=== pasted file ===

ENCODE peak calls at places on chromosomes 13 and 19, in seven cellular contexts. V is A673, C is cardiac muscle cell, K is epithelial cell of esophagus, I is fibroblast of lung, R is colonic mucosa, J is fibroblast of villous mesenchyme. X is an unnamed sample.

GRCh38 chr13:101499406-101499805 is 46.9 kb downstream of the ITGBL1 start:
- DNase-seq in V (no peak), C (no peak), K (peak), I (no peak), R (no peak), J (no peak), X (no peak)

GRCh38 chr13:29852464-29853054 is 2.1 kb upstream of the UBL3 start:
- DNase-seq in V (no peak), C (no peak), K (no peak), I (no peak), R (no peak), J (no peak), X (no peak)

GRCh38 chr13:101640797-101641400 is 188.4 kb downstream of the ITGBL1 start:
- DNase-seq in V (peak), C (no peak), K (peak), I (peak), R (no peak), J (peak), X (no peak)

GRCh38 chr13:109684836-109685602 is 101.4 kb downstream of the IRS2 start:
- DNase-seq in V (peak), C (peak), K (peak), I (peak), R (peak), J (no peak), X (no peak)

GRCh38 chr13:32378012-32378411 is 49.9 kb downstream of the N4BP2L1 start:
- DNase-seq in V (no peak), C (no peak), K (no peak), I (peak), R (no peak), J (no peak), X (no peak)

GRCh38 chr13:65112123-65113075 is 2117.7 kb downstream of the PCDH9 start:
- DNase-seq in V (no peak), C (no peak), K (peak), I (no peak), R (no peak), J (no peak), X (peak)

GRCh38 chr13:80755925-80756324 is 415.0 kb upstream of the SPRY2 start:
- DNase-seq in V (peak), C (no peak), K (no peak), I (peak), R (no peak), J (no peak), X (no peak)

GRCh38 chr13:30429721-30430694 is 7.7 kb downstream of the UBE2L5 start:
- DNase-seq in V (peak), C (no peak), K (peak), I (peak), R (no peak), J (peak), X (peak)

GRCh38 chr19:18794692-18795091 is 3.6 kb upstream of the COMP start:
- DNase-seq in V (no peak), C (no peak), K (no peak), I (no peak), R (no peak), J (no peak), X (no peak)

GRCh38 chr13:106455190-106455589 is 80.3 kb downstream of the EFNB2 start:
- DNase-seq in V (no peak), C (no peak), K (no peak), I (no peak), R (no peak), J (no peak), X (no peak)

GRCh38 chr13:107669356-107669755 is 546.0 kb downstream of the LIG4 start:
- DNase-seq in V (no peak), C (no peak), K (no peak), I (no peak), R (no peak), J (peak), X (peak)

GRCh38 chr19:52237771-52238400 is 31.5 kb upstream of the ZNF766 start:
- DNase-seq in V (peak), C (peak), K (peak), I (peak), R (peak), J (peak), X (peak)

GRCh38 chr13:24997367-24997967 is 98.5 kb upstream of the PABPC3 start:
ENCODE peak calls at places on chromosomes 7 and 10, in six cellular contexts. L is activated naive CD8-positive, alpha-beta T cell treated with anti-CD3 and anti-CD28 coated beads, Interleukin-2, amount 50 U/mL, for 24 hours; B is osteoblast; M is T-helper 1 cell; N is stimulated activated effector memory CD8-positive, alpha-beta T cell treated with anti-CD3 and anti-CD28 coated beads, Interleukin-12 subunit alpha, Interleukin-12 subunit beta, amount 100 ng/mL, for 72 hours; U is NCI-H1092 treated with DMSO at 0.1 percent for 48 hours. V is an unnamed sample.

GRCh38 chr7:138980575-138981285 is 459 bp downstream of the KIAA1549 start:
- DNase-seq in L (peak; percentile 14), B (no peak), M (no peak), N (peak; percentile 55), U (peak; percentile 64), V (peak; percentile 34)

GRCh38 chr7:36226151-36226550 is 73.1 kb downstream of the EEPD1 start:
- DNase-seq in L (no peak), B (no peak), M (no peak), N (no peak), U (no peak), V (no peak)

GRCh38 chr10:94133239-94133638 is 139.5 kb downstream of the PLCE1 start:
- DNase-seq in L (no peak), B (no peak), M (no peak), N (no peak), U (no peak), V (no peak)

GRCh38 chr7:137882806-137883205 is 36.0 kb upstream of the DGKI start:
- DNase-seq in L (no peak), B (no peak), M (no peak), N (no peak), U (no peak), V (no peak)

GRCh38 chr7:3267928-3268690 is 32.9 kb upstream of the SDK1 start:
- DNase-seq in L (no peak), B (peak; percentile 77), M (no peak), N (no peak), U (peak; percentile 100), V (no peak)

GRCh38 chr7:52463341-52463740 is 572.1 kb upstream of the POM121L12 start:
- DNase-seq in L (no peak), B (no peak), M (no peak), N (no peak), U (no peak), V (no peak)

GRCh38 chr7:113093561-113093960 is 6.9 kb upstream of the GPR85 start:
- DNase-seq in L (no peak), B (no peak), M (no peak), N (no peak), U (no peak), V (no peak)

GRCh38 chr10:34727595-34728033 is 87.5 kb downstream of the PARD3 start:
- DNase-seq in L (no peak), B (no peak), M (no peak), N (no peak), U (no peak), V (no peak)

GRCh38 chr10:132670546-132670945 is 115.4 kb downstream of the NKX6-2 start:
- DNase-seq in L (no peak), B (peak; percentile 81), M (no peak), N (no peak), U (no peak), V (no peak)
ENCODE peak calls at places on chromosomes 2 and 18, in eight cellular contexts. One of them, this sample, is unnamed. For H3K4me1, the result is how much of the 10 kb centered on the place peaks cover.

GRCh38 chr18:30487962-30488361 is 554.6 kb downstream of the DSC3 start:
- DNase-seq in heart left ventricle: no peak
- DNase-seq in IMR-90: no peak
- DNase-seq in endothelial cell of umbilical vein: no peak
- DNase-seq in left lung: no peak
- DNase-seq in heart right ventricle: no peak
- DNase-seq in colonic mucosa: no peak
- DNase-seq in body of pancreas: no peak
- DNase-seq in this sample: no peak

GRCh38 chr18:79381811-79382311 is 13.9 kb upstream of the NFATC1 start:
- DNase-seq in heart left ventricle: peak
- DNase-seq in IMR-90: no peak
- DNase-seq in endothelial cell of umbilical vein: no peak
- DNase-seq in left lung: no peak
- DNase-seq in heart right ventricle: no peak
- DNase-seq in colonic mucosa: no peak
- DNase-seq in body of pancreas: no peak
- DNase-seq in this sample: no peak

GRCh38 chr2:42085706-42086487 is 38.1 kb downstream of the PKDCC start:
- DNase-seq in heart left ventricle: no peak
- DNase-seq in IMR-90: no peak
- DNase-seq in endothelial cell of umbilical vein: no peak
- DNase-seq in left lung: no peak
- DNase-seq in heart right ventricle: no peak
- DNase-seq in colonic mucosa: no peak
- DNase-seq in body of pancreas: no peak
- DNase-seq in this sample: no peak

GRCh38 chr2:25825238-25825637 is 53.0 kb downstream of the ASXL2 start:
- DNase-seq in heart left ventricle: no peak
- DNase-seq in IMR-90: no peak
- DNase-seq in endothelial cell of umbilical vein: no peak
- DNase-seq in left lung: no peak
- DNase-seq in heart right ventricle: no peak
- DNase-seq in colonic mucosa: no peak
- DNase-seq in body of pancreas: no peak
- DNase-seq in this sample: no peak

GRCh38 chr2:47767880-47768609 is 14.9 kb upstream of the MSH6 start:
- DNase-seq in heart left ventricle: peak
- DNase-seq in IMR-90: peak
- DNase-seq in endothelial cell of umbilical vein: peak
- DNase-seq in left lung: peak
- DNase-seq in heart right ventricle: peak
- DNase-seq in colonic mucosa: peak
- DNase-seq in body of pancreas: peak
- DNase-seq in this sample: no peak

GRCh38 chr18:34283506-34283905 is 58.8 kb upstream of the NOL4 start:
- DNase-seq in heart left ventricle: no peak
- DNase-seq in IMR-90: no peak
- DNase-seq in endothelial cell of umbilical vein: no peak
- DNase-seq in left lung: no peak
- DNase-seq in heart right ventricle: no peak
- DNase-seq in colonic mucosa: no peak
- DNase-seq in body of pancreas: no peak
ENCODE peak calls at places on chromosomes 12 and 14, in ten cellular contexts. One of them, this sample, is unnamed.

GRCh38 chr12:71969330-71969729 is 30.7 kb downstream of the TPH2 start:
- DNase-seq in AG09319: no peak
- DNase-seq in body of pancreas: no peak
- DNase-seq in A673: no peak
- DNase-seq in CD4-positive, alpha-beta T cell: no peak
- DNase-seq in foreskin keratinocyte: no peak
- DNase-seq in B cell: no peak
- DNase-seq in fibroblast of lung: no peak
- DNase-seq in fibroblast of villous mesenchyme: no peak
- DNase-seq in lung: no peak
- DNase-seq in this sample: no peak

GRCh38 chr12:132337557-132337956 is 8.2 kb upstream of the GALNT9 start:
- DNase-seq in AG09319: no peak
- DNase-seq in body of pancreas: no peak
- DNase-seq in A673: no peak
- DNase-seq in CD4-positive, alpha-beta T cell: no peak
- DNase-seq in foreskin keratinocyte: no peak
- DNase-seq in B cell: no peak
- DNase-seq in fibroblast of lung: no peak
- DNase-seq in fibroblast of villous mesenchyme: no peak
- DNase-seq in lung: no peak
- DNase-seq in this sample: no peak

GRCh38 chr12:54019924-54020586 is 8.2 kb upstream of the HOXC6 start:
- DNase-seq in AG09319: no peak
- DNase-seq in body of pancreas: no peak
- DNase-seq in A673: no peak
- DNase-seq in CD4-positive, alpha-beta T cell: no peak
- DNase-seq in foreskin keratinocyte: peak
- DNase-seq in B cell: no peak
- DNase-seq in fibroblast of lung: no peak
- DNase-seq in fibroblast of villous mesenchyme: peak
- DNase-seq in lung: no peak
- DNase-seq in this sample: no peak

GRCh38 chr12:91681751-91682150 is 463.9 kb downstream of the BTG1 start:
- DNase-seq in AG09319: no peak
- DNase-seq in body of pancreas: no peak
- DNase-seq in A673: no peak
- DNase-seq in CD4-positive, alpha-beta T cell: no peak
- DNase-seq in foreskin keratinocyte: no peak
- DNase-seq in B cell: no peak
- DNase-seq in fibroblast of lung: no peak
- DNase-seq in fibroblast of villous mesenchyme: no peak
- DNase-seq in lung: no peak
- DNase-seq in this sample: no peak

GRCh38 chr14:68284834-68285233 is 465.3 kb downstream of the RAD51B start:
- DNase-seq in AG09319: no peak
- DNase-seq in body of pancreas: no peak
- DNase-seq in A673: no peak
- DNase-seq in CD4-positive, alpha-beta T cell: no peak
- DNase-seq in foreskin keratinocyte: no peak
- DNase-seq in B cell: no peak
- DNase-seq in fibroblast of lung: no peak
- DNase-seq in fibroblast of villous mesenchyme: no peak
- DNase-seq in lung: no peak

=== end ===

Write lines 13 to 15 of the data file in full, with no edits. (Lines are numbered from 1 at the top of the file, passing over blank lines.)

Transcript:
- DNase-seq in V (no peak), C (no peak), K (peak), I (no peak), R (no peak), J (no peak), X (peak)

GRCh38 chr13:80755925-80756324 is 415.0 kb upstream of the SPRY2 start:
- DNase-seq in V (peak), C (no peak), K (no peak), I (peak), R (no peak), J (no peak), X (no peak)